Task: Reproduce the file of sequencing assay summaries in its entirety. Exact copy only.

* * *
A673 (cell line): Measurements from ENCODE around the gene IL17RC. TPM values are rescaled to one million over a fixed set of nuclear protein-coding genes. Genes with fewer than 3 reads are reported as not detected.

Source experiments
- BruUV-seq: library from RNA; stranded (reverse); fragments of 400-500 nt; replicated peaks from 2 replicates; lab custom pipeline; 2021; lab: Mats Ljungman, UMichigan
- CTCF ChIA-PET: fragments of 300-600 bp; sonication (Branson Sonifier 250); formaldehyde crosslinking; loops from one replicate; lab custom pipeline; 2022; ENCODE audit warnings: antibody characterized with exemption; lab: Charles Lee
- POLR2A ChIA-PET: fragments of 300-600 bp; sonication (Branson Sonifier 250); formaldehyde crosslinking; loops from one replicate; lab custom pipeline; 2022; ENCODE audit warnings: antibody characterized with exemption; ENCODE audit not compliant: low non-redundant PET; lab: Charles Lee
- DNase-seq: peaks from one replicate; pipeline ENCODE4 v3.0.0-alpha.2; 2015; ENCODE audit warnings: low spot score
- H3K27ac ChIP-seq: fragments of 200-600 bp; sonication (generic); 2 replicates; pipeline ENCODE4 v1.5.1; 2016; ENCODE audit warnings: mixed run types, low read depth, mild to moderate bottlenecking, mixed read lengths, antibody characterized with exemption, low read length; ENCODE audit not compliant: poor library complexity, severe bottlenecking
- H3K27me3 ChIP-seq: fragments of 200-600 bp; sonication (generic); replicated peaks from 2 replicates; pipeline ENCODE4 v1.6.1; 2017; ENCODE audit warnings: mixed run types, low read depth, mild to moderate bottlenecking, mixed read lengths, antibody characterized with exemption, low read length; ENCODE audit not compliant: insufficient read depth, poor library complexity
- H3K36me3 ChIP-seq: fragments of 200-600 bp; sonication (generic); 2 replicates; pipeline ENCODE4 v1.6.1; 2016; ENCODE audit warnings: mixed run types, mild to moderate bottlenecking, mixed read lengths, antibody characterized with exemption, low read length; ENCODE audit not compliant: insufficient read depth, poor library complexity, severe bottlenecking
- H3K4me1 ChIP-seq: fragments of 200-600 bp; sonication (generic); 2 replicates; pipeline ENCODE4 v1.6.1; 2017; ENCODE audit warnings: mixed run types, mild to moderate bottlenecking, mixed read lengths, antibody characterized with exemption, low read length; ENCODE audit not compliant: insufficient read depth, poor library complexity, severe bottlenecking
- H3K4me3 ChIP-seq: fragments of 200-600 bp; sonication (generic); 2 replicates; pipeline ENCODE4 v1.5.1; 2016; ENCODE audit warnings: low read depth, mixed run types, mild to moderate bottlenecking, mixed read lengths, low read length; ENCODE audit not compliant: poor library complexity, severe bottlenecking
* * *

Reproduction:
A673 (cell line): Measurements from ENCODE around the gene IL17RC. TPM values are rescaled to one million over a fixed set of nuclear protein-coding genes. Genes with fewer than 3 reads are reported as not detected.

Source experiments
- BruUV-seq: library from RNA; stranded (reverse); fragments of 400-500 nt; replicated peaks from 2 replicates; lab custom pipeline; 2021; lab: Mats Ljungman, UMichigan
- CTCF ChIA-PET: fragments of 300-600 bp; sonication (Branson Sonifier 250); formaldehyde crosslinking; loops from one replicate; lab custom pipeline; 2022; ENCODE audit warnings: antibody characterized with exemption; lab: Charles Lee
- POLR2A ChIA-PET: fragments of 300-600 bp; sonication (Branson Sonifier 250); formaldehyde crosslinking; loops from one replicate; lab custom pipeline; 2022; ENCODE audit warnings: antibody characterized with exemption; ENCODE audit not compliant: low non-redundant PET; lab: Charles Lee
- DNase-seq: peaks from one replicate; pipeline ENCODE4 v3.0.0-alpha.2; 2015; ENCODE audit warnings: low spot score
- H3K27ac ChIP-seq: fragments of 200-600 bp; sonication (generic); 2 replicates; pipeline ENCODE4 v1.5.1; 2016; ENCODE audit warnings: mixed run types, low read depth, mild to moderate bottlenecking, mixed read lengths, antibody characterized with exemption, low read length; ENCODE audit not compliant: poor library complexity, severe bottlenecking
- H3K27me3 ChIP-seq: fragments of 200-600 bp; sonication (generic); replicated peaks from 2 replicates; pipeline ENCODE4 v1.6.1; 2017; ENCODE audit warnings: mixed run types, low read depth, mild to moderate bottlenecking, mixed read lengths, antibody characterized with exemption, low read length; ENCODE audit not compliant: insufficient read depth, poor library complexity
- H3K36me3 ChIP-seq: fragments of 200-600 bp; sonication (generic); 2 replicates; pipeline ENCODE4 v1.6.1; 2016; ENCODE audit warnings: mixed run types, mild to moderate bottlenecking, mixed read lengths, antibody characterized with exemption, low read length; ENCODE audit not compliant: insufficient read depth, poor library complexity, severe bottlenecking
- H3K4me1 ChIP-seq: fragments of 200-600 bp; sonication (generic); 2 replicates; pipeline ENCODE4 v1.6.1; 2017; ENCODE audit warnings: mixed run types, mild to moderate bottlenecking, mixed read lengths, antibody characterized with exemption, low read length; ENCODE audit not compliant: insufficient read depth, poor library complexity, severe bottlenecking
- H3K4me3 ChIP-seq: fragments of 200-600 bp; sonication (generic); 2 replicates; pipeline ENCODE4 v1.5.1; 2016; ENCODE audit warnings: low read depth, mixed run types, mild to moderate bottlenecking, mixed read lengths, low read length; ENCODE audit not compliant: poor library complexity, severe bottlenecking